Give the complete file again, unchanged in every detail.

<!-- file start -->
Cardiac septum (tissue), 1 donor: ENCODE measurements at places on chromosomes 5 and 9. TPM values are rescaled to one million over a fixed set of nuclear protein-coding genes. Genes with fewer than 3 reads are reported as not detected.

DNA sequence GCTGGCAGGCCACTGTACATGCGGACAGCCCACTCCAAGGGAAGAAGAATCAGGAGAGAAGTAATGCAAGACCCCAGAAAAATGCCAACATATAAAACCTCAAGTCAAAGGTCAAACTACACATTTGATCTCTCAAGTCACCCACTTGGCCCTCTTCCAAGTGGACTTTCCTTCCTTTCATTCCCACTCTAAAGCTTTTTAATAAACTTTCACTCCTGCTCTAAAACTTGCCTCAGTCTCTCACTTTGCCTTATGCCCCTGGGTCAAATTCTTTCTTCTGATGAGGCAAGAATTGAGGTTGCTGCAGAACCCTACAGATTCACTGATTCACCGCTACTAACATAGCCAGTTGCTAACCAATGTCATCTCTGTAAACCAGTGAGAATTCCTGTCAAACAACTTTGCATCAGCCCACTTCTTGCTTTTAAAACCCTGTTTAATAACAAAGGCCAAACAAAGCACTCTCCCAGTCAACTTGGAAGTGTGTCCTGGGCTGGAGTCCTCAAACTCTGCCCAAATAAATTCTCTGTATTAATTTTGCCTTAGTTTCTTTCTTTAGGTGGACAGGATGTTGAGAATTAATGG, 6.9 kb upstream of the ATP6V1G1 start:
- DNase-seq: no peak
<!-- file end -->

Cardiac septum (tissue), 1 donor: ENCODE measurements at places on chromosomes 5 and 9. TPM values are rescaled to one million over a fixed set of nuclear protein-coding genes. Genes with fewer than 3 reads are reported as not detected.

DNA sequence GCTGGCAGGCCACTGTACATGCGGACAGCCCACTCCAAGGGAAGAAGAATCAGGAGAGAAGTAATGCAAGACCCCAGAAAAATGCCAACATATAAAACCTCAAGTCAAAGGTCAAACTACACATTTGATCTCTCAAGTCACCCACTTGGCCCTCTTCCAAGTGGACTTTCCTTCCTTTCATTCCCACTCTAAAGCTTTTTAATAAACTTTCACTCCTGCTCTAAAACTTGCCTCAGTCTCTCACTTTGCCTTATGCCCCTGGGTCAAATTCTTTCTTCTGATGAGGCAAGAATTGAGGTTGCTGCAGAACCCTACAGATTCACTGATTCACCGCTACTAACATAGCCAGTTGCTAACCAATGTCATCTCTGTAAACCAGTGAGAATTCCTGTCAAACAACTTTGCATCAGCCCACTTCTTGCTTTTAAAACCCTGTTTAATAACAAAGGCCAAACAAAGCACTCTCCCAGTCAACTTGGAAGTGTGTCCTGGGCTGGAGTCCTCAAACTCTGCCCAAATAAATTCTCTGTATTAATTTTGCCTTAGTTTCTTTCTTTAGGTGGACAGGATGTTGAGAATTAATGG, 6.9 kb upstream of the ATP6V1G1 start:
- DNase-seq: no peak